The city of Boston recorded 1,040 deaths from influenza and pneumonia in the last two weeks of September 1918. But Chicago and Philadelphia failed to heed warnings. On Sept. 22, 1918, the Philadelphia Evening Ledger noted: “The two big soccer football classics [U.S. Open Cup and American Football Association Challenge Cup] will be conducted as usual this season.”
Right about that time, the H1N1 virus was shifting into overdrive, partly resulting from large public gatherings such as Liberty Loan parades. Chicago recorded nearly 9,000 fatalities from Oct. 5 through Nov. 2. In Philadelphia from Sept. 29 to Nov. 2, there would be 12,162 victims “of the tandem maladies,” flu and pneumonia, according to America’s Forgotten Pandemic: The Influenza of 1918 by Alfred W. Crosby.
Flu Impact on Open Cup Players
Among the afflicted was Merchant Ship FC goalkeeper Harry Pearce, who also played second base for the Philadelphia Phillies. He would recover in time to play in a 1-0 First-Round Open Cup win over Hog Island AAFC, whose goalkeeper was his own brother, Alf.
Open Cup entries closed on Oct. 5, and, as health department restrictions shuttered theaters and movie houses, Cup organizers postponed the scheduled Oct. 13 openers.
But the situation abruptly changed. As rapidly as the infection rate had increased, it was headed for a let-up. And the tournament kicked off with four matches on Oct. 20, 1918. Remarkably, three of the games were staged in New York, though the flu-related death total had doubled (to 4,227) for the week. Only Philadelphia (4,597 in a week) exceeded that figure among U.S. cities.
In Brooklyn, Morse Dry Dock blanked Standard Shipyard FC (4-0) at Hawthorne Field, making the strongest impression of the six contenders in the three New York area games. According to the Bridgeport Post: “The Morse Dry Dock soccer eleven, which includes five members of the famous Fall River Rovers, showed itself to be one of the most dangerous combinations in the vicinity …”
Despite the death toll, there did not seem much question about games going ahead in New York. Nor was it unusual for sports to be contested in times of epidemics and war, as authorities encouraged the staging of athletic activity to boost morale. The Committee on Public Information discouraged the dissemination of negative news, so there was a lack of reporting on the flu’s progress.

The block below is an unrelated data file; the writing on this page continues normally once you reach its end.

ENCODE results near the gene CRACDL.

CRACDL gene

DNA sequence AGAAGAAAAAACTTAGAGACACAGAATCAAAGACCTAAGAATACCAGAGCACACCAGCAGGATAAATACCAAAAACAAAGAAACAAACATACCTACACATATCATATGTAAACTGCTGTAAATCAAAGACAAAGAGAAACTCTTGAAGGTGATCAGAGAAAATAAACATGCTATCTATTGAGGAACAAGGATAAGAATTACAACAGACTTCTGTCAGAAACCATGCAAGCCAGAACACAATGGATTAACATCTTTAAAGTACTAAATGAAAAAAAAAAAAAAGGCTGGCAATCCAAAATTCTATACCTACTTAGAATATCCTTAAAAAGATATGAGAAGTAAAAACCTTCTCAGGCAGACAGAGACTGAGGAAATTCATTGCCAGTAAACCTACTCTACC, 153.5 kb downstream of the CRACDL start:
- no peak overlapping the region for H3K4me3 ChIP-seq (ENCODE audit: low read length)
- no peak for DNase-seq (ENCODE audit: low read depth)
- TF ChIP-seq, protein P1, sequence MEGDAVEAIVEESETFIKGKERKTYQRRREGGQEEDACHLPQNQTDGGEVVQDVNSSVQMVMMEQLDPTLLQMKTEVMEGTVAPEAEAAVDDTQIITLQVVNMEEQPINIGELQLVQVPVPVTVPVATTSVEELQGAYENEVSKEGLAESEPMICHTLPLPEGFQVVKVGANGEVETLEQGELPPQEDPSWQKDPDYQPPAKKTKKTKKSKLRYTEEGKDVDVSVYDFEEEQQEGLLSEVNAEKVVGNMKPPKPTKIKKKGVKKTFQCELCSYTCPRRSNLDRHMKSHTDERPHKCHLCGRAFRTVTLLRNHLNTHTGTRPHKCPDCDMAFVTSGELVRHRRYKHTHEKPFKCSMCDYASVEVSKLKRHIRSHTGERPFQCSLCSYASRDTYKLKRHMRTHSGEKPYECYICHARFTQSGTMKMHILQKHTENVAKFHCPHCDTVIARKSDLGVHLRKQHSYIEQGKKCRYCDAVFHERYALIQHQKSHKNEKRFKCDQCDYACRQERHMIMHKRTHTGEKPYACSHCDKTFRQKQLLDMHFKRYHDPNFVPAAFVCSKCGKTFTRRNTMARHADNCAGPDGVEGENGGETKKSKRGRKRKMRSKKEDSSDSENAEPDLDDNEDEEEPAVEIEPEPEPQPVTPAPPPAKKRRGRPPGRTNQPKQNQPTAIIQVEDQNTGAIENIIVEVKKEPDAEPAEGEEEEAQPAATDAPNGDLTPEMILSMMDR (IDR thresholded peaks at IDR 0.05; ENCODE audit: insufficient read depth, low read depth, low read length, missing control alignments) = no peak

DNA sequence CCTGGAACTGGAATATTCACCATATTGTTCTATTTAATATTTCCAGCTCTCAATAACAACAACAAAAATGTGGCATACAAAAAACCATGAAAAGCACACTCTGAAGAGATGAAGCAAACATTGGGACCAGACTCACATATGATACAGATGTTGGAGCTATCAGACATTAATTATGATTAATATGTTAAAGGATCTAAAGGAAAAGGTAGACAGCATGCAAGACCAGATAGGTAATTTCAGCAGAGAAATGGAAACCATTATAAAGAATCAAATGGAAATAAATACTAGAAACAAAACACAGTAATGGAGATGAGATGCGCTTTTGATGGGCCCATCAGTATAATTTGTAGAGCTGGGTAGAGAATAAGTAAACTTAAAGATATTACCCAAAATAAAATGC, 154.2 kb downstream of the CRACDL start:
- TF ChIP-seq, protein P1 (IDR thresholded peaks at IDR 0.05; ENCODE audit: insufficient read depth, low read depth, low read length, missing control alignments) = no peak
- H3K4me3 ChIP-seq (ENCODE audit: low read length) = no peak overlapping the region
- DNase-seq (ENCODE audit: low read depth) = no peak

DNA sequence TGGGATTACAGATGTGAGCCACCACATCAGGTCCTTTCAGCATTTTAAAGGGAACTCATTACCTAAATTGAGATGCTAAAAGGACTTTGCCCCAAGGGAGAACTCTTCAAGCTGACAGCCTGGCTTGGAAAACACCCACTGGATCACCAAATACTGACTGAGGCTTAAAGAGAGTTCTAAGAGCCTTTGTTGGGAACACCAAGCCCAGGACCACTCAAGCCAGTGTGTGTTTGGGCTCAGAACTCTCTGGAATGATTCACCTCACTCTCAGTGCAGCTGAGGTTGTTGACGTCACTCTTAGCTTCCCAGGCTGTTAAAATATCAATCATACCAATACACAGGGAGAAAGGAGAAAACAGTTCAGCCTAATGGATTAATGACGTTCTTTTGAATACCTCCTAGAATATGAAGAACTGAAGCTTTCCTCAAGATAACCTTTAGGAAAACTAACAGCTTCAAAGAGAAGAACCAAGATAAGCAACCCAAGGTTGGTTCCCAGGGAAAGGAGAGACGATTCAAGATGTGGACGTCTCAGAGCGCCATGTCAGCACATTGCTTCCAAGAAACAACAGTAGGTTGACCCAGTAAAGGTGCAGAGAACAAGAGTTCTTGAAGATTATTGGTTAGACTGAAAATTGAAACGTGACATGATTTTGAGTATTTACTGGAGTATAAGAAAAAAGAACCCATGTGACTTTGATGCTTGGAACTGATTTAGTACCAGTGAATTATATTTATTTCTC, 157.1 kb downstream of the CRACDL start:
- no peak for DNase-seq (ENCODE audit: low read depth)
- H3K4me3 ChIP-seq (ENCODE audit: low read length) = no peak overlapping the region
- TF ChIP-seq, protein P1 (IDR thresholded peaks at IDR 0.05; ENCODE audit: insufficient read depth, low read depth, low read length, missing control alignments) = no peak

Though few seemed to realize it, the Open Cup had already played through the early stages of Spanish flu during the previous year’s tournament. Apparently, it was not considered extraordinary for Rovers captain Tommy Swords to be suffering from “the grip” days before the 1917-18 Final, as noted by the Fall River Daily Evening News. Also, three days before the championship game, nobody seemed to know the whereabouts of fullback Stoney LaPierre before it was announced he had been shipped out to France. Swords recovered but LaPierre missed the Rovers’ 5-2 loss on aggregate to Bethlehem Steel in a two-leg Final in May, 1918.
Virus Slows – Open Cup Picks Up
The virus’ progress had begun to slow in Boston, Chicago and Philadelphia, and the Open Cup went ahead in early November. Bethlehem Steel began their title defense with a 3-0 victory over New York Shipbuilding on Nov. 9. Chicago’s Bricklayers & Masons FC downed American Hungarian FC (3-1) on Nov. 10.
On the battlefront, an armistice was signed with Germany, hostilities ceasing on Nov. 11, 1918. But that would be too late for Homestead Steel Works and Pittsburgh FC, both withdrawing due to draft and enlistments, and the Fall River Rovers, disbanded before the competition.
The Rovers’ demise seemed to leave Bethlehem Steel a clear path to defend their title.
But some ex-Rovers decided to mount a challenge to the Steelmen by joining forces with Morse Dry Dock. At the start of the competition, the “Morsemen” lineup included goalkeeper Chick Albion, Fred Beardsworth, Frank Booth, Charles Burns, plus goal-scoring ace Sinkey Sullivan, who had competed for the Rovers in the 1917-18 Final.